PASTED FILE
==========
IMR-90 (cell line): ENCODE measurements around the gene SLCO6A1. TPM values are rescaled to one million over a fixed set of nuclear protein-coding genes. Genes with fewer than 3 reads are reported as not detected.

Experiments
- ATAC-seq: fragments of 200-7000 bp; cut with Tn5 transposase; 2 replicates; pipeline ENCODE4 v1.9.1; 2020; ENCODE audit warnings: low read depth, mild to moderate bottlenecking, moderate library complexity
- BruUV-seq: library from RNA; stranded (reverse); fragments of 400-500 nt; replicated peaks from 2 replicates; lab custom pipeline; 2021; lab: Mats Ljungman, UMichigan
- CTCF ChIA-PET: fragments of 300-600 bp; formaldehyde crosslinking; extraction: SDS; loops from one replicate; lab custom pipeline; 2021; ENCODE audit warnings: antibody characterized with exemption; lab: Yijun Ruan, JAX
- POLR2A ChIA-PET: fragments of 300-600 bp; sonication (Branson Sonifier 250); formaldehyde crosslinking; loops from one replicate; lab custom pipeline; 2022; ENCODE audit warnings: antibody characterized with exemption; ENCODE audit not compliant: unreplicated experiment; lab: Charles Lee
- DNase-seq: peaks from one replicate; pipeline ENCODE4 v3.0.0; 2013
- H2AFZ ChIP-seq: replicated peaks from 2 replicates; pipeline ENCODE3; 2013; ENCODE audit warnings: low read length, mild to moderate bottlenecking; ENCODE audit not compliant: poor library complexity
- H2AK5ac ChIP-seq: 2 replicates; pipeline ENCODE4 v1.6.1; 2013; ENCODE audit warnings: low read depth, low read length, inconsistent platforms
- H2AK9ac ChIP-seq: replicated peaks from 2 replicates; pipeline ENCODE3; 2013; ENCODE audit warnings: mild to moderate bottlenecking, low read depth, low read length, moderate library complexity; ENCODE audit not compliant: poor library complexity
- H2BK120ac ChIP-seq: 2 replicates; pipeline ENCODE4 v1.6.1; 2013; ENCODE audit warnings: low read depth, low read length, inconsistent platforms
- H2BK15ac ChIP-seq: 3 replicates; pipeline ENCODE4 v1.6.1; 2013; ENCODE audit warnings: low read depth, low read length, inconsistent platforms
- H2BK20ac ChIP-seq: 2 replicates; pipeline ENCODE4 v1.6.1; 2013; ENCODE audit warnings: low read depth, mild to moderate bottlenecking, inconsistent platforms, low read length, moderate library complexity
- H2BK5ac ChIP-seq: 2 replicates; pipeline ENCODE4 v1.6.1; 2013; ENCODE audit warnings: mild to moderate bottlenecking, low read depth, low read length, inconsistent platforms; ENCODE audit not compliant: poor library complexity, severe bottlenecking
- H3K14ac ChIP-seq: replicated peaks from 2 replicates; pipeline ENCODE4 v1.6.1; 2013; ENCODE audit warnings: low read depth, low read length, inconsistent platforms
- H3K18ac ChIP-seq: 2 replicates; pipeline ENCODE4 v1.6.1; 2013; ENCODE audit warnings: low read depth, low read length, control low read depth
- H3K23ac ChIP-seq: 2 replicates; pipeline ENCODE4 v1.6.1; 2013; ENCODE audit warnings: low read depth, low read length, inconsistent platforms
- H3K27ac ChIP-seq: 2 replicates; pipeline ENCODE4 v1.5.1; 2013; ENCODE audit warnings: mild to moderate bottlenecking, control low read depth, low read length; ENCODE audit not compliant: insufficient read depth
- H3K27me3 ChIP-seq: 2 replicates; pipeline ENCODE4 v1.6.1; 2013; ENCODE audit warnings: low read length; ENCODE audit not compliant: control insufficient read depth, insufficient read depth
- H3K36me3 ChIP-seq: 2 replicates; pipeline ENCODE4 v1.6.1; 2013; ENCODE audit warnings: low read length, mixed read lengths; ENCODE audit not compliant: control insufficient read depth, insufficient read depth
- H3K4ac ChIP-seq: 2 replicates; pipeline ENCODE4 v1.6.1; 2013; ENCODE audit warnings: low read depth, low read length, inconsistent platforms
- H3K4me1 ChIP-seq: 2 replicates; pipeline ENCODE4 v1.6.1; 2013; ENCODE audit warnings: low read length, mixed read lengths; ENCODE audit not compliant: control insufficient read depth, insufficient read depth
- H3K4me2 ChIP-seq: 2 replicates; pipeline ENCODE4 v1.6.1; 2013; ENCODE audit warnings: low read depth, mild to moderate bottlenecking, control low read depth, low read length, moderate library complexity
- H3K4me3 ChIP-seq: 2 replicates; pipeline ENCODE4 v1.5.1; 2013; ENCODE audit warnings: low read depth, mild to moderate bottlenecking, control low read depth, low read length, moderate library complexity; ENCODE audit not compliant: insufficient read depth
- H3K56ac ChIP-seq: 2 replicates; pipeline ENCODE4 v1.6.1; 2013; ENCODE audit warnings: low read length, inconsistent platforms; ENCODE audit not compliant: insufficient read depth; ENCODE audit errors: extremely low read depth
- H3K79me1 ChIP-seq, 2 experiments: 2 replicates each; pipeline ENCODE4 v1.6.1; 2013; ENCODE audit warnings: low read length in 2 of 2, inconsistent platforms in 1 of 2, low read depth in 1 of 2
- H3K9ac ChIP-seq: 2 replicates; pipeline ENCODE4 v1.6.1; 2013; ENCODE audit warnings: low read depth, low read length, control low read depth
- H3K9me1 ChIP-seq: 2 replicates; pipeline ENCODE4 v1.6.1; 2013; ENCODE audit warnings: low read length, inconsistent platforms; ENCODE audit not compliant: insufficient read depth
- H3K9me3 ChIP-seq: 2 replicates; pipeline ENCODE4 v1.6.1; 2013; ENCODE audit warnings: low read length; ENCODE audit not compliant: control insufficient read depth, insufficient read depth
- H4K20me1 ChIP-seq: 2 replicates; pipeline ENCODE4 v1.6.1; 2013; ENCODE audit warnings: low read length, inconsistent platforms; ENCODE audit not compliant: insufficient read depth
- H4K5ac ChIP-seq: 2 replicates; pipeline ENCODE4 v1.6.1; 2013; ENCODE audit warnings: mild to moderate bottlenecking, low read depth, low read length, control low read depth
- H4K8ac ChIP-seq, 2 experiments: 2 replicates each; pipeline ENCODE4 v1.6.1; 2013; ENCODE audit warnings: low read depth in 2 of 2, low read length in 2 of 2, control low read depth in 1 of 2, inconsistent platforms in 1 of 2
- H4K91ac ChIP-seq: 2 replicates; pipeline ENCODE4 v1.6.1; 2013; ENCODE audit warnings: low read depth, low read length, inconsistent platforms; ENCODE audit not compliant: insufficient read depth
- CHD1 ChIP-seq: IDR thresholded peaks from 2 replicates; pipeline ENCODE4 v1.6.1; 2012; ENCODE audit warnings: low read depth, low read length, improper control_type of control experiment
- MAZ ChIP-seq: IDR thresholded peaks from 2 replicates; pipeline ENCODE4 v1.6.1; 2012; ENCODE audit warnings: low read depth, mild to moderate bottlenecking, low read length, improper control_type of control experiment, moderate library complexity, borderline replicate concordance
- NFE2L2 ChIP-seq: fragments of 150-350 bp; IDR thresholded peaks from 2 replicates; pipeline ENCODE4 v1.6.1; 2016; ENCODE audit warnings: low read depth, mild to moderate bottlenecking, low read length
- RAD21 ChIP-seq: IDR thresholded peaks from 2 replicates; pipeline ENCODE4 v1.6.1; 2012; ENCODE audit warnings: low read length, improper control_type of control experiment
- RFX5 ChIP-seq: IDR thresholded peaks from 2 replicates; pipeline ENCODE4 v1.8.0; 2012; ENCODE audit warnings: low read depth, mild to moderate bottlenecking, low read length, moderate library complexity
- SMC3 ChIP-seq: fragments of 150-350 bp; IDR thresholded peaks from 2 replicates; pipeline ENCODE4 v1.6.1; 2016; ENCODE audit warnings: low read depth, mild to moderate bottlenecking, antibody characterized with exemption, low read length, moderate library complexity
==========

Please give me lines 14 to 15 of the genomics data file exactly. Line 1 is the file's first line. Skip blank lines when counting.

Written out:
- H2BK5ac ChIP-seq: 2 replicates; pipeline ENCODE4 v1.6.1; 2013; ENCODE audit warnings: mild to moderate bottlenecking, low read depth, low read length, inconsistent platforms; ENCODE audit not compliant: poor library complexity, severe bottlenecking
- H3K14ac ChIP-seq: replicated peaks from 2 replicates; pipeline ENCODE4 v1.6.1; 2013; ENCODE audit warnings: low read depth, low read length, inconsistent platforms